Is intermittent fasting best for weight loss? According to the American Heart Association’s 2022 statistics, 40% of adults in the U.S. are obese; and the Association’s current diet and lifestyle recommendations to reduce cardiovascular disease risk include limiting overall calorie intake, eating healthy foods and increasing physical activity.
A recent six-year study showed intermittent fasting to be less effective than reducing caloric intake. It found that the timing from first meal to last meal was not associated with weight.
The study concluded that eating less overall and fewer large meals may be a more effective weight management strategy than restricting meals to a narrow time window, such as intermittent fasting.
The frequency and size of meals was a stronger determinant of weight loss or gain than the time between first and last meal, according to new research published today in the Journal of the American Heart Association, an open access, peer-reviewed journal of the American Heart Association.
According to the senior study author Wendy L. Bennett, M.D., M.P.H., an associate professor of medicine at Johns Hopkins University School of Medicine in Baltimore, although ‘time-restricted eating patterns’ – known as intermittent fasting – are popular, rigorously designed studies have not yet determined whether limiting the total eating window during the day helps to control weight.
Research Study: Is Intermittent Fasting Best for Weight Loss?
This study evaluated the association between time from the first meal to last meal with weight change.
• Nearly 550 adults from three health systems in Maryland and Pennsylvania with electronic health records were enrolled in the study. Participants had at least one weight and height measurement registered in the two years prior to the study’s enrollment period.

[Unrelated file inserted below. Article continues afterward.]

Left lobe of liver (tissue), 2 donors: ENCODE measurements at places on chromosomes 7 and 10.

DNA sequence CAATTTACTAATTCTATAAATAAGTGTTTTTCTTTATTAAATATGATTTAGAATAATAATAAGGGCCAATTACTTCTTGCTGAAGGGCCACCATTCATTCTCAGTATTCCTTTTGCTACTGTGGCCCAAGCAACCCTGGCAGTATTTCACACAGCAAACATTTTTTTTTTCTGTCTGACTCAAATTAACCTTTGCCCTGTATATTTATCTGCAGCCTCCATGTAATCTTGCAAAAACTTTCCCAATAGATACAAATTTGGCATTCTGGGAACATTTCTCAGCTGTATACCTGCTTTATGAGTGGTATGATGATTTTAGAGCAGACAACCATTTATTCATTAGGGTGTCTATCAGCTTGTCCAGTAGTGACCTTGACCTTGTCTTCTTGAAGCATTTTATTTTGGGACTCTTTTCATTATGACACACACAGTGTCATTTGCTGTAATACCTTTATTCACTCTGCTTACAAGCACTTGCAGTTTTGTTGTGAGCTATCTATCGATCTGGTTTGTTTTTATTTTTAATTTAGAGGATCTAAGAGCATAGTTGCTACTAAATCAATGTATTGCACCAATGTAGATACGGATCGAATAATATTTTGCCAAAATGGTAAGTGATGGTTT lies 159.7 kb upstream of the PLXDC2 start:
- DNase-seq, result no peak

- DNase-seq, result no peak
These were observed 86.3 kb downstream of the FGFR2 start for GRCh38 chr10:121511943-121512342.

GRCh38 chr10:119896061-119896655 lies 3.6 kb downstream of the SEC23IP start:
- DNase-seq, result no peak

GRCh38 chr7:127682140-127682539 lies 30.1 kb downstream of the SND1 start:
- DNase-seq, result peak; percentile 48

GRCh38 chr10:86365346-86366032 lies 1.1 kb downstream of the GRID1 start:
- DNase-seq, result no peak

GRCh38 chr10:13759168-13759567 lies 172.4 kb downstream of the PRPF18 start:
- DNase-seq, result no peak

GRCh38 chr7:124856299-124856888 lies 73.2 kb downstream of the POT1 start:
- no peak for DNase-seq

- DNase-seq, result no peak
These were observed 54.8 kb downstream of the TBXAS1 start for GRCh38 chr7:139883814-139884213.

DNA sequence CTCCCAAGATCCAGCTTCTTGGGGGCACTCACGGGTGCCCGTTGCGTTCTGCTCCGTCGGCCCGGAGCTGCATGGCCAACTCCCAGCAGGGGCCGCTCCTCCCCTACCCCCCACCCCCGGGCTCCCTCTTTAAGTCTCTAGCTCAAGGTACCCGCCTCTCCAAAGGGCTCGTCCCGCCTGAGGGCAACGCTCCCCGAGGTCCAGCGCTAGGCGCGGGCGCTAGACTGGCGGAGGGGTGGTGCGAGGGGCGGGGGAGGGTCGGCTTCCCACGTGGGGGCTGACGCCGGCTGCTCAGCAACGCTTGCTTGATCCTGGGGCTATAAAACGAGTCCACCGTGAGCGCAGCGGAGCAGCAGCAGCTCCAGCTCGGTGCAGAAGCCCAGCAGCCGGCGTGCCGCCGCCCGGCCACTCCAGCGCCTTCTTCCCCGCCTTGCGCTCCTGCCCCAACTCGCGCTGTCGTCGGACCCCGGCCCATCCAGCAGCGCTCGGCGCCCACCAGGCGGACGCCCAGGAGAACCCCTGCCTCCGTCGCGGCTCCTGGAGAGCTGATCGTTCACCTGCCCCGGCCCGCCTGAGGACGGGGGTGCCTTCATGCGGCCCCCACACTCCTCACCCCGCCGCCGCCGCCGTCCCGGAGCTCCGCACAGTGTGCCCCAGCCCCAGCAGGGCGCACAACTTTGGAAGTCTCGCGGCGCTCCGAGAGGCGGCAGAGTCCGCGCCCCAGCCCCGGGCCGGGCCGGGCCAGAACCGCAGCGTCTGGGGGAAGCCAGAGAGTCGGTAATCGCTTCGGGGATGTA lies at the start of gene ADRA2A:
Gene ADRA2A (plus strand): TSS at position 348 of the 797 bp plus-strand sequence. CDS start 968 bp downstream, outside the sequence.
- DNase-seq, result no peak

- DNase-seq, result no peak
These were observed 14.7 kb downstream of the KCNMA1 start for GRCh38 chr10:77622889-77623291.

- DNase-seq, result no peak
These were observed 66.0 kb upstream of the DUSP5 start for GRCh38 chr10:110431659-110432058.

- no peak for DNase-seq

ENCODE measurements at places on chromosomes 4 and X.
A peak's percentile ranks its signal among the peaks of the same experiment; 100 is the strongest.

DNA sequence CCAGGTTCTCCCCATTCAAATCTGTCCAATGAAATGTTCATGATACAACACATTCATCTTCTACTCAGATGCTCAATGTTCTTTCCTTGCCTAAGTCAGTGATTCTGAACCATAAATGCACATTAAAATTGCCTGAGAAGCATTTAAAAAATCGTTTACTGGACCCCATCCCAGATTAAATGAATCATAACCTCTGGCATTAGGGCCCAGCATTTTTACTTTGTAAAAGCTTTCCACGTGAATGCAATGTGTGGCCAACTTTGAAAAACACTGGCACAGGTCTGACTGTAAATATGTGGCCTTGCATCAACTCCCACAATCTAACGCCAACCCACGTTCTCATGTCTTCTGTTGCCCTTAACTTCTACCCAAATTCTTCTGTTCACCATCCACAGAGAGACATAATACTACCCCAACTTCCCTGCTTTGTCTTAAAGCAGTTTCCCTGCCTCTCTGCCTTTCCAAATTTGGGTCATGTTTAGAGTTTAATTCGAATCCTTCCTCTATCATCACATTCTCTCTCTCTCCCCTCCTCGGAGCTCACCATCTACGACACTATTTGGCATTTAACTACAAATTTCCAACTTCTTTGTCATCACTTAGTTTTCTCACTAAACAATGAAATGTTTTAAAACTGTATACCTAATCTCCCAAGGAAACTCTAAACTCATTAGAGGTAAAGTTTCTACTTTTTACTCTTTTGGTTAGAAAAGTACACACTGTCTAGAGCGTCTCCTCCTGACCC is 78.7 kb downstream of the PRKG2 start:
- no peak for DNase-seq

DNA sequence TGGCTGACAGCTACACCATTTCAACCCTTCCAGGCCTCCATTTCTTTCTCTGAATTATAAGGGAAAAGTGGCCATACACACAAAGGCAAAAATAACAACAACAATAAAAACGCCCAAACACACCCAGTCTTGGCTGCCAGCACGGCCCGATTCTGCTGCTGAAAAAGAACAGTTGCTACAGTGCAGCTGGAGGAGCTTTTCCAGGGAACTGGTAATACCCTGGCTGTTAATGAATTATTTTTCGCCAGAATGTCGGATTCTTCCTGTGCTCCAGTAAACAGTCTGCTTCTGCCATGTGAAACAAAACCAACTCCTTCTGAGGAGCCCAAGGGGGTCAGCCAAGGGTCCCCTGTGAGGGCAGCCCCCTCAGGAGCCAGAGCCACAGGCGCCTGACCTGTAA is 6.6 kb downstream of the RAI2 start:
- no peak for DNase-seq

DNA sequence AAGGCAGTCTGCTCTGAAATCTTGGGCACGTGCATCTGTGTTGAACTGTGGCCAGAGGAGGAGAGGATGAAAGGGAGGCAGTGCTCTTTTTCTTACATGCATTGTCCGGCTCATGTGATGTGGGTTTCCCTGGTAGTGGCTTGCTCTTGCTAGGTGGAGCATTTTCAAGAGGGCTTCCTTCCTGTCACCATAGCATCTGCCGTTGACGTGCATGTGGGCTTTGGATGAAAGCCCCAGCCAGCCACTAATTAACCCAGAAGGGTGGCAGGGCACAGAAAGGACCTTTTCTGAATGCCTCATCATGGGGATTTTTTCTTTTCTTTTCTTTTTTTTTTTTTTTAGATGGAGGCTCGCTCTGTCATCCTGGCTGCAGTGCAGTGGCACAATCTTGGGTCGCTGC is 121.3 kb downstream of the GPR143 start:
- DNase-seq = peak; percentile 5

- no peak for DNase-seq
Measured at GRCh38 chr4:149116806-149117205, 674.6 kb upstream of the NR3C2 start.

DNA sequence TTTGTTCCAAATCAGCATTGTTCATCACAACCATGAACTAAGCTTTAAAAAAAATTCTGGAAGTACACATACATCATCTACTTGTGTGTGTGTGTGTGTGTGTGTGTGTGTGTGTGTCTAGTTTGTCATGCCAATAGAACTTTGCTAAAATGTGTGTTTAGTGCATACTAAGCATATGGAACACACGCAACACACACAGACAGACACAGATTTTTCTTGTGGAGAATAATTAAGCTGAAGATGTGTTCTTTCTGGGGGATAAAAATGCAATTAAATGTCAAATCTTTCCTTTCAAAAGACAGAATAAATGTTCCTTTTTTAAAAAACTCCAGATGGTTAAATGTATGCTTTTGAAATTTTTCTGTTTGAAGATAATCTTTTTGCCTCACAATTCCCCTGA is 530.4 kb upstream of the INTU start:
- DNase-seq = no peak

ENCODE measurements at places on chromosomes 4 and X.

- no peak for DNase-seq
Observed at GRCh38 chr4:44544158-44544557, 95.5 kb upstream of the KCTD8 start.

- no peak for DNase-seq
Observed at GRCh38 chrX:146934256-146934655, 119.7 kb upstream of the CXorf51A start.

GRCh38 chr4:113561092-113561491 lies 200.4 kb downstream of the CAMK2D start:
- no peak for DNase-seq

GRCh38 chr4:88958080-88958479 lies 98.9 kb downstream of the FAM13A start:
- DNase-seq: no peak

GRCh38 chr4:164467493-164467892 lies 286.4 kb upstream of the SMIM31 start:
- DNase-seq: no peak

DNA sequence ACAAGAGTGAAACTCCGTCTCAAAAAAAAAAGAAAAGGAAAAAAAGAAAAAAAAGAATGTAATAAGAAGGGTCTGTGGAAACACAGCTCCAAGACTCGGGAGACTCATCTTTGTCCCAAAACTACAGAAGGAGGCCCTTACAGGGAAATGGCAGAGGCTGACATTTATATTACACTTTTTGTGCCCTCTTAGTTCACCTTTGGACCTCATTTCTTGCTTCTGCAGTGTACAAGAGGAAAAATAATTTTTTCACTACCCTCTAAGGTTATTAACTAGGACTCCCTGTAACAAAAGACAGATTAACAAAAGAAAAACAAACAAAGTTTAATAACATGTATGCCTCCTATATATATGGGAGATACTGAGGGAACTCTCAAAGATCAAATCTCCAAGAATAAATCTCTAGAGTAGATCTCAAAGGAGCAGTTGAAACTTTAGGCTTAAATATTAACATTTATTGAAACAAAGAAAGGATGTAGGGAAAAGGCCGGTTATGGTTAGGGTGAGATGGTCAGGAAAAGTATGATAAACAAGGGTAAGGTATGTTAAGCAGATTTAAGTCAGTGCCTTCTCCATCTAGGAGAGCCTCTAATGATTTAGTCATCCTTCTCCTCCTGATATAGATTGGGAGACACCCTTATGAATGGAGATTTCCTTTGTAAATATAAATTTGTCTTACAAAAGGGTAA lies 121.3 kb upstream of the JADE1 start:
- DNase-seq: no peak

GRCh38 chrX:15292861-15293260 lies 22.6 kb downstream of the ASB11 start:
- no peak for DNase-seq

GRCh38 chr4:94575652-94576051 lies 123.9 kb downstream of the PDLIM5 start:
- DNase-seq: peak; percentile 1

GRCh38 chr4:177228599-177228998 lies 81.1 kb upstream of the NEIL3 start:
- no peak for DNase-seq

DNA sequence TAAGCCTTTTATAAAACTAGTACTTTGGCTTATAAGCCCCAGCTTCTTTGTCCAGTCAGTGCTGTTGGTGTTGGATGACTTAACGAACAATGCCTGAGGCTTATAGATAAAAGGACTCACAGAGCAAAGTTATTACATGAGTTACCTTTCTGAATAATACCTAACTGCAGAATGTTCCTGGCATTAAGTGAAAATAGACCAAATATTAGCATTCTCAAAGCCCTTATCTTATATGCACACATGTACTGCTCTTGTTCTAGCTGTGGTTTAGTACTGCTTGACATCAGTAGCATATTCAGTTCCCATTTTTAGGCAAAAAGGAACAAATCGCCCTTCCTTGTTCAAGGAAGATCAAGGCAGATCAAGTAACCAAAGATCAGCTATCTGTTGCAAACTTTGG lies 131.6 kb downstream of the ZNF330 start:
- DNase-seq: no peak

• Overall, most participants (80%) reported they were white adults and reported having a college education or higher.
• The average age was 51 years; and the average body mass index was 30.8, which is considered obese.
• The average follow-up time for weight recorded in the electronic health record was 6.3 years.
• The research team created a mobile application, Daily24, for participants to catalog sleeping, eating and wake up time for each 24-hour window in real time.
• Based on the timing of sleeping and eating each day recorded in the mobile app, researchers were able to measure:
1. the time from the first meal to the last meal each day;
2. the time lapse from waking to first meal; and
3. the interval from the last meal to sleep.
They calculated an average for all data from completed days for each participant.
The Results of the Study
The results of the study focused on answered the question “Is intermittent fasting best for weight loss?
• Meal timing was not associated with weight change during the six-year follow-up period.
• Total daily number of large meals (estimated at more than 1,000 calories) and medium meals (estimated at 500-1,000 calories) were each associated with increased weight over the six-year follow up, while fewer small meals (estimated at less than 500 calories) was associated with decreasing weight.
• The average time from first to last meal was 11.5 hours; average time from wake up to first meal measured 1.6 hours; average time from last meal to sleep was 4 hours; and average sleep duration was calculated at 7.5 hours.
• The study did not detect an association meal timing and weight change in a population with a wide range of body weight.
As reported by Bennett, even though prior studies have suggested intermittent fasting may improve the body’s rhythms and regulate metabolism, this study in a large group with a wide range of body weights did not detect this link. Large-scale, rigorous clinical trials of intermittent fasting on long-term weight change are extremely difficult to conduct; however, even short-term intervention studies may be valuable to help guide future recommendations.
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